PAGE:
Plans for a subsea electricity cable linking Shetland to the mainland have been provisionally approved by the energy regulator.
Ofgem said it is minded to approve the Scottish and Southern Energy Networks (SSEN) 600MW transmission link, which would allow new wind farms on Shetland to export renewable electricity to the rest of the UK and help ensure security of supply on the islands.
However it said it is minded to reject a similar project in the Western Isles.
The Shetland project would consist of a single 600MW subsea circuit from Kergord on Shetland to Noss Head in Caithness on the Scottish mainland, connecting into SSEN’s recently completed Caithness-Moray transmission link.
It is estimated the link would cost around £709 million and would be completed in 2024.
Ofgem is now consulting on approving the link subject to SSEN demonstrating, by the end of 2019, that the Viking Energy Wind Farm project planned for Shetland has been awarded subsidies through the UK Government’s Contracts for Difference (CfD) auction.
Colin Nicol, managing director of SSEN, said: “Ofgem’s decision to provisionally approve SSEN’s 600MW proposed transmission link is an important milestone in connecting Shetland to the mainland electricity network and helping to unlock its significant renewables potential.
“There are still a number of steps to be taken before we can proceed with the transmission connection, in particular the requirement for renewable developments to secure CfD support in this year’s auction, and we will continue to engage with key stakeholders during this consultation period.
“We also await clarity from Ofgem on their assessment of our proposed whole system solution.
“This decision will be important in reducing costs for consumers and securing the best economic case for delivery of renewable development in Shetland and Scotland’s other island groups.”
However, the energy regulator has suggested changes to SSEN plans for the western isles.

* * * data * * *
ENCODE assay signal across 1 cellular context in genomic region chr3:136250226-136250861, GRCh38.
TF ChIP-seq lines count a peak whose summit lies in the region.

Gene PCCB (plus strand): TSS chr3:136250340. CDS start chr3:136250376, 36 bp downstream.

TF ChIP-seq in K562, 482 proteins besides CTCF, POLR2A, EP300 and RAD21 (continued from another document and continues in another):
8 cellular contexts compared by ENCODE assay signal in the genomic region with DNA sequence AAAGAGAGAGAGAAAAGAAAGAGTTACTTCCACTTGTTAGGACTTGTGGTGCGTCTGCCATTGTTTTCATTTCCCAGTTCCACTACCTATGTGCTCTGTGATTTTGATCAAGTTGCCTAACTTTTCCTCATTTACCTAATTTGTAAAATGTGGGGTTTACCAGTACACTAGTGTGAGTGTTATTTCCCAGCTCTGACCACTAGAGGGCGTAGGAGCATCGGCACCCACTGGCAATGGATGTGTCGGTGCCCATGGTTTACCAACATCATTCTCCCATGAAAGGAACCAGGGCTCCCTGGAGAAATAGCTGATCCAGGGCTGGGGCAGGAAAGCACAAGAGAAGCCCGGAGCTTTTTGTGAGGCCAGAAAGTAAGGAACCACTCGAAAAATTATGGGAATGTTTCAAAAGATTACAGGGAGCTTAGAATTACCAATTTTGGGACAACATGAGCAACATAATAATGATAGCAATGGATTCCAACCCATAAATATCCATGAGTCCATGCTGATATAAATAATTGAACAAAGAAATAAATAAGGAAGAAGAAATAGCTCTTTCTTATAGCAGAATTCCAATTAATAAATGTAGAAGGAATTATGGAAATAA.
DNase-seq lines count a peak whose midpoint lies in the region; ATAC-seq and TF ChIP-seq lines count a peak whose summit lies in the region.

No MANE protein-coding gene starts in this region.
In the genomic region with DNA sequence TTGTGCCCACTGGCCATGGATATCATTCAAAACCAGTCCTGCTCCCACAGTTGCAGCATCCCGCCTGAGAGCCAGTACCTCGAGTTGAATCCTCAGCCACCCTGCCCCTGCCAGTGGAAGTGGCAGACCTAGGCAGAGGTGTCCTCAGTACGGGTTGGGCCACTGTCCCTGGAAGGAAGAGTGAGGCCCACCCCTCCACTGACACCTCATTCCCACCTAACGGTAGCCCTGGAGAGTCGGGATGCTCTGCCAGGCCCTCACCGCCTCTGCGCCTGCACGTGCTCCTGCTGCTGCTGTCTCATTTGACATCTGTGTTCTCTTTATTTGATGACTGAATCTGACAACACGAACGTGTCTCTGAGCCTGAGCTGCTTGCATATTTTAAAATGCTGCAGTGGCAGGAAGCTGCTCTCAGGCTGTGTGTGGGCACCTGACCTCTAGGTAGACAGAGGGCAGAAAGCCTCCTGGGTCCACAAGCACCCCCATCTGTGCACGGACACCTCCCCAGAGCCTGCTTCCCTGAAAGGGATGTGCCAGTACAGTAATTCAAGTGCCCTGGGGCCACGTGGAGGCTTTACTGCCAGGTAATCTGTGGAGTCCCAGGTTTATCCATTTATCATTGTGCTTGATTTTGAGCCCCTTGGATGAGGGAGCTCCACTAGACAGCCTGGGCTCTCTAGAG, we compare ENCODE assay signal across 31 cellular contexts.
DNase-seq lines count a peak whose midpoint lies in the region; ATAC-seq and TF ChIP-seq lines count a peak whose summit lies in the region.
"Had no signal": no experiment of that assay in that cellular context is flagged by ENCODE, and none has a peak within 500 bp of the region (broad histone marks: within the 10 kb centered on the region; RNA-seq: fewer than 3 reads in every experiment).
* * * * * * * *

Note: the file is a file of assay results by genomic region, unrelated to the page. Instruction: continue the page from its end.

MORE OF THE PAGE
In a statement, Ofgem said: “Ofgem is minded to reject SSEN’s separate proposal to build a 600MW transmission link to connect the Western Isles to the mainland based on two Lewis Wind Power wind farm projects being awarded subsidies through the CfD auction because of the risk of consumers paying for a significantly underutilised link.
“Ofgem would instead support an alternative proposal that more appropriately protects consumers from the additional costs of funding a potentially significantly underutilised link.
“This could be either a 450MW or 600MW transmission link depending on any revised proposals SSEN put forward.”
An initial estimate for the 600MW link for the western isles put the cost around £663 million and a 450MW link at around £617 million.
SSEN is calling on Ofgem to reconsider its provisional decision and said that a 450MW link would be short sighted, limiting the potential for community schemes to benefit from renewables expansion.
Mr Nicol said: “Moving to a 450MW at this late stage also introduces risks and uncertainty which, in turn, could impact on the delivery of a transmission link to the Western Isles.”
Ofgem said it plans to reduce costs by seeking to replicate the outcomes of competition and is minded to use the ‘Competition Proxy’ model, setting the revenue that SSEN can earn from building and operating the links.
Western Isles Council said it believes a 600MW connection is in the local and national interest and said it would use the consultation period to make a “robust case” for such a link.
Council leader Roddie Mackay said: “The present consultation is a step in the right direction and one that opens potential for significant development opportunity in the islands.
“I am, however, extremely disappointed at the short-sightedness of Ofgem’s position of being minded to approve a 450MW connection rather than 600MW.
“I am confident that the present pipeline of renewables projects will quickly fill a 600MW cable and that Ofgem’s fears around 150MW of stranded assets are ill-founded.”
Hannah Smith, senior policy manager at Scottish Renewables, said: “We welcome Ofgem’s minded-to position on the Shetland interconnector - the lack of which has left promising projects effectively locked out of the energy market for want of a network connection.
“The decision to approve a smaller connection to the Western Isles - which is in an almost-identical situation - does, however, raise questions about whether consumers now and in the future will be denied access to the islands’ potential for low-cost renewable generation.”